When I got them out to show Tony there was a barely disguised sigh and a suggestion that I put them away as they weren't leading anywhere. He's probably right although I was not wholly unhappy with what they indicated. The middle more abstract painting included a sculpted piece of polymer clay which was another idea for a possible direction.
What did catch his eye were a series of very loose water colour studies that I had done the week before and which did, I agree, seem more promising:
These caused us to talk about what I was trying to do. His main critique was that most of what I did was too governed by outcome. I was 'end gaming': trying to achieve something that I thought other people would
think looked good, rather than genuinely exploring. "The trouble with spending a lot of time trying to draw a bone is that all you can really say about it is: yes it looks like a bone (or not)." What we should be looking for are images that are more malleable: they suggest bone, but they suggest more and as a viewer you can take the image for a walk, it offers some alternative journeys. I found this very helpful. I certainly need to to find ways to let myself go and to eliminate, at this stage at least, a concern for what will look good in the sketch book or for achieving a satisfying effect that is actually nothing much more than just that. Helpful but not easy!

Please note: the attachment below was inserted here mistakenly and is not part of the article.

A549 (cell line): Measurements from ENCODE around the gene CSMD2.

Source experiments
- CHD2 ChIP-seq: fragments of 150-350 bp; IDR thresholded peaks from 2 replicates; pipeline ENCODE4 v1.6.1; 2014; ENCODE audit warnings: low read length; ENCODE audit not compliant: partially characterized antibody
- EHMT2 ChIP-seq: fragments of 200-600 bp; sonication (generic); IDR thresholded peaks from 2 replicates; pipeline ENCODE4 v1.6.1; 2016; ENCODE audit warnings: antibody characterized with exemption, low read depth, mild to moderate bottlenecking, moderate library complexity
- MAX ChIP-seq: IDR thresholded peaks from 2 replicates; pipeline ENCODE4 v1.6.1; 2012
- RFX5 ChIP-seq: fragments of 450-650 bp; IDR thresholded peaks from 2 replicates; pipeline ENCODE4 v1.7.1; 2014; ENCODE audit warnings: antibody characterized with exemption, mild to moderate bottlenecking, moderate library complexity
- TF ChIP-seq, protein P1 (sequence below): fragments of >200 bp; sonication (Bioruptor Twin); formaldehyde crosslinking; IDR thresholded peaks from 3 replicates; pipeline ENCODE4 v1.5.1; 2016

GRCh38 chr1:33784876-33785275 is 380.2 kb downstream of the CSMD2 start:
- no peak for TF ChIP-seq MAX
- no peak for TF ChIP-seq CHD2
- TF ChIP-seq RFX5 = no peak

In subsequent conversations with my partner and son both suggested that a way forward was to find ways to put myself into the process. To find ways to connect my own lived experience with the art I am producing. There is a danger that it becomes a cliche: the lurch for the autobiographical. However, one direction this advice did suggest was to find ways to look at my own bones and as luck(!) would have it I recently dislocated my finger and had my hand X rayed. It is not a pretty sight, but it might give me a new avenue to explore: it not only connects with some lived experience but it also opens up another possibility (suggested by Ben) of exploring 'layers' of perception.